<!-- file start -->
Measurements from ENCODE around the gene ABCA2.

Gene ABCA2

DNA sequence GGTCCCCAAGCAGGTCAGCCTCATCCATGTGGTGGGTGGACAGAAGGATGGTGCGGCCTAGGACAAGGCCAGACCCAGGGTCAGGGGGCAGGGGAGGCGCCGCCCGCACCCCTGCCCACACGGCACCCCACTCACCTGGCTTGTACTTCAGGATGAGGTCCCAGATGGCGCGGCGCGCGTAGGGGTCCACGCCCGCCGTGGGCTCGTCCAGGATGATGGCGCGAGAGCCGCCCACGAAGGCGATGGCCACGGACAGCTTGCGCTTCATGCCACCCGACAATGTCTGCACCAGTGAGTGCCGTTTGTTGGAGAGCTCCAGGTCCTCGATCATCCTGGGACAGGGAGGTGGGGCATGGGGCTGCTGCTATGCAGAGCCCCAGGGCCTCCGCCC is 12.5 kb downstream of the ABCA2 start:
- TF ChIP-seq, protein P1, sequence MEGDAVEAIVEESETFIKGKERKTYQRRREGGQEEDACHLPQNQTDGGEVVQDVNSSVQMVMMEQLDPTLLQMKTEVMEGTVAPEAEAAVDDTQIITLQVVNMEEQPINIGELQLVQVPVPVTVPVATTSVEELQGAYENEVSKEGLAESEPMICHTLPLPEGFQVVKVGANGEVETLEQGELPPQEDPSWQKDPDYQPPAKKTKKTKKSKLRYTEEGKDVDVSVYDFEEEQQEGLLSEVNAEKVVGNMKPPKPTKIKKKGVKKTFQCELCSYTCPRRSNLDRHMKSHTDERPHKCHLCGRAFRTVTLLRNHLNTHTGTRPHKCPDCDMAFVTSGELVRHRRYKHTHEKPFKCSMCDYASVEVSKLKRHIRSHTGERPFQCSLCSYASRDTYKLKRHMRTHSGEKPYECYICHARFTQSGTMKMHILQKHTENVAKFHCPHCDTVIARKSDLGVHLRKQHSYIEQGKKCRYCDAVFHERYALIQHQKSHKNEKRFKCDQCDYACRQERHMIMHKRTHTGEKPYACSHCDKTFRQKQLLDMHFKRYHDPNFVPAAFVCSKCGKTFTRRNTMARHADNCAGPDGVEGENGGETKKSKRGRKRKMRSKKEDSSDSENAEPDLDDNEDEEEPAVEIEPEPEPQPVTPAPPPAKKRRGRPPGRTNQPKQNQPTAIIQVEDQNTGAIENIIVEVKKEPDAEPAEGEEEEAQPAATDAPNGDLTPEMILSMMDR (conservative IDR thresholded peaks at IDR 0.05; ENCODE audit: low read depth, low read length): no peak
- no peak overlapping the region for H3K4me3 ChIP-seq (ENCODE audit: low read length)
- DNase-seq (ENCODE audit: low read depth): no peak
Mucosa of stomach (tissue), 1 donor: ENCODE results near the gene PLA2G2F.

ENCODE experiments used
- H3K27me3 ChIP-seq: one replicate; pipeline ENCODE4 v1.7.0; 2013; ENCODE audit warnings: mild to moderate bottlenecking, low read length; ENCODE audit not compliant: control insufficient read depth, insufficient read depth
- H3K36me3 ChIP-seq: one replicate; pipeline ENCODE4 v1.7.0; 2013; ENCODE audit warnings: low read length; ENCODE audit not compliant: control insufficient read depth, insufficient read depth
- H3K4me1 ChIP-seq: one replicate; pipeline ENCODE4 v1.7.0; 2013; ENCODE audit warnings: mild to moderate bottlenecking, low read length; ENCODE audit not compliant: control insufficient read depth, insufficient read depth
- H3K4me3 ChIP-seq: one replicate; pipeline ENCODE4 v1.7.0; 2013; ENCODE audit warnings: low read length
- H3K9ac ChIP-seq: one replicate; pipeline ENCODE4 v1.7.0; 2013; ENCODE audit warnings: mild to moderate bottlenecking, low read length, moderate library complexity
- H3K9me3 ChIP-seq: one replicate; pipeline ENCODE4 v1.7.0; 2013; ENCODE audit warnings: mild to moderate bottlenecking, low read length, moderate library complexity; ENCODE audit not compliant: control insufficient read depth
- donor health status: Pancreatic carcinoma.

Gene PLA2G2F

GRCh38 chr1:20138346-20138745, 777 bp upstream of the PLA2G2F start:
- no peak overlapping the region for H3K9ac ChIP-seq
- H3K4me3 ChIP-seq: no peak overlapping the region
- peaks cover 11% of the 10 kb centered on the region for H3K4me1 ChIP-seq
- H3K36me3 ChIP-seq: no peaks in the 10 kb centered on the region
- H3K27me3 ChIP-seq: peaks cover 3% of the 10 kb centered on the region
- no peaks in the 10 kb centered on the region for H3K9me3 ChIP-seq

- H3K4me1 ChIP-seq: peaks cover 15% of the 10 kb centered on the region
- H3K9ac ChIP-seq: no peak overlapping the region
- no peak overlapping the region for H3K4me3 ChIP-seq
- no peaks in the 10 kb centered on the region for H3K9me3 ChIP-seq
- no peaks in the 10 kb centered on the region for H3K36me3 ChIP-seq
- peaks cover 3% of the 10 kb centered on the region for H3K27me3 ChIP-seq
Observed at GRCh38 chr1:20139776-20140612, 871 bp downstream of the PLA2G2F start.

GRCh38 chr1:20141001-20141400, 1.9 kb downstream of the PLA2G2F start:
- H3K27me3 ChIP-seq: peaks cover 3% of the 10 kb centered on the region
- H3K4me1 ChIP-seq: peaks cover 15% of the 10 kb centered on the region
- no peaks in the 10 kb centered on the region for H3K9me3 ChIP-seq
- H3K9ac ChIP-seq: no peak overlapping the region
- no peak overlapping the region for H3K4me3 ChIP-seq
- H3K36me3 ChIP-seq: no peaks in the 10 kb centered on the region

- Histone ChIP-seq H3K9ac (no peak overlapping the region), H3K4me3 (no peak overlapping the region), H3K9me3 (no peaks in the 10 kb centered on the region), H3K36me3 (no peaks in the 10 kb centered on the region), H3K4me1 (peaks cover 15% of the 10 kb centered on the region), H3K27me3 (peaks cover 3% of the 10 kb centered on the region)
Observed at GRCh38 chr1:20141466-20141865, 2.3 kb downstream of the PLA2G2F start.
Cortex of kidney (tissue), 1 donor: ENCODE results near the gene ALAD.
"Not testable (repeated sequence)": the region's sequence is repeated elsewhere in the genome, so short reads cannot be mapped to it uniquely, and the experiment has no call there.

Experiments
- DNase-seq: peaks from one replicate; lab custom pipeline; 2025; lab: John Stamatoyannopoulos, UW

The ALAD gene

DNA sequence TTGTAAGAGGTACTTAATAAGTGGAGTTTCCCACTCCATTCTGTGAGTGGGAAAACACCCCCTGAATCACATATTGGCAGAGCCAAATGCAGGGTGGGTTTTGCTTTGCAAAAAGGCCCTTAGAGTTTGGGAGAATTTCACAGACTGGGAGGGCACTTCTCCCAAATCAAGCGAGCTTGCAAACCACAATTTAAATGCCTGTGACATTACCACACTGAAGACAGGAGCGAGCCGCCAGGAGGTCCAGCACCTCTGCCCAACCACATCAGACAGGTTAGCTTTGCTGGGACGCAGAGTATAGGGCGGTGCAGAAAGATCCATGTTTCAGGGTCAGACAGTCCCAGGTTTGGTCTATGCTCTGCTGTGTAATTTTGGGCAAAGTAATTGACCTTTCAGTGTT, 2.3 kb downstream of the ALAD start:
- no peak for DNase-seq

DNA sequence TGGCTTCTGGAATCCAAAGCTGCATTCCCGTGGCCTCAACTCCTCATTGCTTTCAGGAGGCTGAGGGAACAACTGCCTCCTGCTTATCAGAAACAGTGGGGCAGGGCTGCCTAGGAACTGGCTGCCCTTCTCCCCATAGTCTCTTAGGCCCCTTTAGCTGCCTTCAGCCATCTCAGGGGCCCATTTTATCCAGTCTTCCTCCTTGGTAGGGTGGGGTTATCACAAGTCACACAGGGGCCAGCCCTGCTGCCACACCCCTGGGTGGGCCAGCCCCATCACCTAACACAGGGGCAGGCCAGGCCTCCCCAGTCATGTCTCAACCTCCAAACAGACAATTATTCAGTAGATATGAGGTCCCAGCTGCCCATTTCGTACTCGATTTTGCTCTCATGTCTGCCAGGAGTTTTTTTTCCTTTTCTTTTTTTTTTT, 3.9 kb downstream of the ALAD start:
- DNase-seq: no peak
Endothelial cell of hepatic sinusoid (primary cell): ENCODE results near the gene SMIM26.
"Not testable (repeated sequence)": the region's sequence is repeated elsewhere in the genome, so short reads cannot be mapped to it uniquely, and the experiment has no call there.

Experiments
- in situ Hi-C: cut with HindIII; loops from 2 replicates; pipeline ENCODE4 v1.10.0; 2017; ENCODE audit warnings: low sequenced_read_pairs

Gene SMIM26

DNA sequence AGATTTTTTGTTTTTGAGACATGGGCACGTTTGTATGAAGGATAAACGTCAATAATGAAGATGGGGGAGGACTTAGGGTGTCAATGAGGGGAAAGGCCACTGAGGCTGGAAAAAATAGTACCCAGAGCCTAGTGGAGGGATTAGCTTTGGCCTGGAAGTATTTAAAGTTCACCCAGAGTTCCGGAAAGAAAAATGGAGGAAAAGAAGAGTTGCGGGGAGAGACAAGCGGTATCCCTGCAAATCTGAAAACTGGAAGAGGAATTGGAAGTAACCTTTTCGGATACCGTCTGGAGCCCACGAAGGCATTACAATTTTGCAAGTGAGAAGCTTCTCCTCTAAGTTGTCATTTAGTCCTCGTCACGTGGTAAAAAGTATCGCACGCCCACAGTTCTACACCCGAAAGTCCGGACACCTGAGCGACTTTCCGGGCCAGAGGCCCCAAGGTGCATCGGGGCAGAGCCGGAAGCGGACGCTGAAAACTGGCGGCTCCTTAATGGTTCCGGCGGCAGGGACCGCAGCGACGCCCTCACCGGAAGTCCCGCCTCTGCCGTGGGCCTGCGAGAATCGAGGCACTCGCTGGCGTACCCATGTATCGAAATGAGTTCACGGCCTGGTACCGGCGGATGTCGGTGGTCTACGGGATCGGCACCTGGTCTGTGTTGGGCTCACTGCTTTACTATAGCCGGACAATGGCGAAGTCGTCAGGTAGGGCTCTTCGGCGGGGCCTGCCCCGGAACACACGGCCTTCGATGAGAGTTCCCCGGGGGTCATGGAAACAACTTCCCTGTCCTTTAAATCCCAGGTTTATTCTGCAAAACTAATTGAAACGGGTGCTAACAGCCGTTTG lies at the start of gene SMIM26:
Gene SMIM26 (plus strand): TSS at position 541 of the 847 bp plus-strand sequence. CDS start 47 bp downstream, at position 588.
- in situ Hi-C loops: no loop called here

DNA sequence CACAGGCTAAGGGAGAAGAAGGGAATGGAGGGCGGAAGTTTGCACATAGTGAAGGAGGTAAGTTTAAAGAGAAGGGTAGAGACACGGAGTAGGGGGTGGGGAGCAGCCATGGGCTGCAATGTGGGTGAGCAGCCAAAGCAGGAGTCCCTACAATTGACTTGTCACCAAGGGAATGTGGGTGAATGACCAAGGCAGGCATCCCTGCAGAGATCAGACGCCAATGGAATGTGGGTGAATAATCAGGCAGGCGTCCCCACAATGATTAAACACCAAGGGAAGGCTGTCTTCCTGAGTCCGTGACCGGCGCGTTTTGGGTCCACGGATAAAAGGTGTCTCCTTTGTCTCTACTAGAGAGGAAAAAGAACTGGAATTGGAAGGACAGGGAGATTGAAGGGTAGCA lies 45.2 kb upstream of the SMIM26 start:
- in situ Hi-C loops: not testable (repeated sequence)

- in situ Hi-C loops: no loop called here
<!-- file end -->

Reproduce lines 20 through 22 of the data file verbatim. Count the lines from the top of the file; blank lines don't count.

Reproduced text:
- peaks cover 11% of the 10 kb centered on the region for H3K4me1 ChIP-seq
- H3K36me3 ChIP-seq: no peaks in the 10 kb centered on the region
- H3K27me3 ChIP-seq: peaks cover 3% of the 10 kb centered on the region